Productivity Differences in an Interdependent World

Journal of International Economics, 2011, 84 (2), pp. 221-232.
» Supplementary Appendix

This paper studies cross-country differences in productivity from an open economy perspective by using a Helpman-Krugman-Heckscher-Ohlin model that embraces the single-cone model and a one-sector economy with factor deepening as particular cases. To estimate the model, I combine tools from development accounting and the factor content of trade literature. When simultaneously fitting data on income, factor prices and the factor content of trade, I find that the one-sector model is by far better supported by the data than the single-cone model. Rich countries have far higher productivities of human capital than poor ones, while differences in physical capital productivity are not related to income per worker. Finally, I estimate an aggregate elasticity of substitution between human and physical capital that is significantly below one.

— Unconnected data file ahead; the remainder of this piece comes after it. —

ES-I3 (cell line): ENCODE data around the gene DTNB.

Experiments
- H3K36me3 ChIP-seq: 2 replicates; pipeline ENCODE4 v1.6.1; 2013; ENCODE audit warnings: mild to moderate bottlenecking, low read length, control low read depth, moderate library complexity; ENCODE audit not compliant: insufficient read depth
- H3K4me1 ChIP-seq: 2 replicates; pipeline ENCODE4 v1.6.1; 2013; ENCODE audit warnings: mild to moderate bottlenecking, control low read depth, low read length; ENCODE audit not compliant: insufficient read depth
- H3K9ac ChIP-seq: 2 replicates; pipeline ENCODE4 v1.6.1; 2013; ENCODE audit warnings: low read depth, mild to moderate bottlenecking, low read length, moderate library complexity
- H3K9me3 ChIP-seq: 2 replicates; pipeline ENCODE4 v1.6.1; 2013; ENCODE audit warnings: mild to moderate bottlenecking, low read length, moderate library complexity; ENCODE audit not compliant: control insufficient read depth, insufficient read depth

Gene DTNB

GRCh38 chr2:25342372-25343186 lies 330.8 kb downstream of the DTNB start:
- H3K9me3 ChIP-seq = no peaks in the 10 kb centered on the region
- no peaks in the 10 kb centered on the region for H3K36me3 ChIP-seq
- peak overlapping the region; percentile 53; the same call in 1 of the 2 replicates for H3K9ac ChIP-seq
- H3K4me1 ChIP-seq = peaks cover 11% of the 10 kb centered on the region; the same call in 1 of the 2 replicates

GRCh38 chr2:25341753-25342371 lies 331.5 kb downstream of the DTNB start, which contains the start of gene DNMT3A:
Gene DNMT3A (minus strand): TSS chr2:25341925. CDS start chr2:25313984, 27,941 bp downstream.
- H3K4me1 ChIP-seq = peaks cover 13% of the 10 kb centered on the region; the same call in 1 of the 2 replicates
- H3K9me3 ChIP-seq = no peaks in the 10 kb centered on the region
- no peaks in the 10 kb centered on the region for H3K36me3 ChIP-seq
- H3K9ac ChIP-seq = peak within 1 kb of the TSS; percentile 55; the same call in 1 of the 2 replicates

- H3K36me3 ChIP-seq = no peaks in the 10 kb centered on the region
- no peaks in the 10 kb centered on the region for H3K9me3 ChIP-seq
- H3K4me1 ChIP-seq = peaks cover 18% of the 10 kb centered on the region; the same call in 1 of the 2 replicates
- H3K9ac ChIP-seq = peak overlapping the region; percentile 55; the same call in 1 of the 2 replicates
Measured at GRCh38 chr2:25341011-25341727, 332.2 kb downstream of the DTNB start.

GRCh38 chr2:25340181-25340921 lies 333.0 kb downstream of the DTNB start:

The Micro-Dynamics of Exporting: Evidence from French Firms

with Ines Buono. Banca d'Italia - Temi di Discussione, 2012, Nr. 880.

This paper investigates the dynamics of export relationships -- defined as shipments by a given firm to a given destination in a given year -- using a panel of almost 25,000 French exporters over the five-year period 1995-1999. We describe how these export relationships evolve over time and present a number of stylized facts, which we relate to different theories of export dynamics, such as a dynamic sunk-cost model and the recent literature on exporting and learning.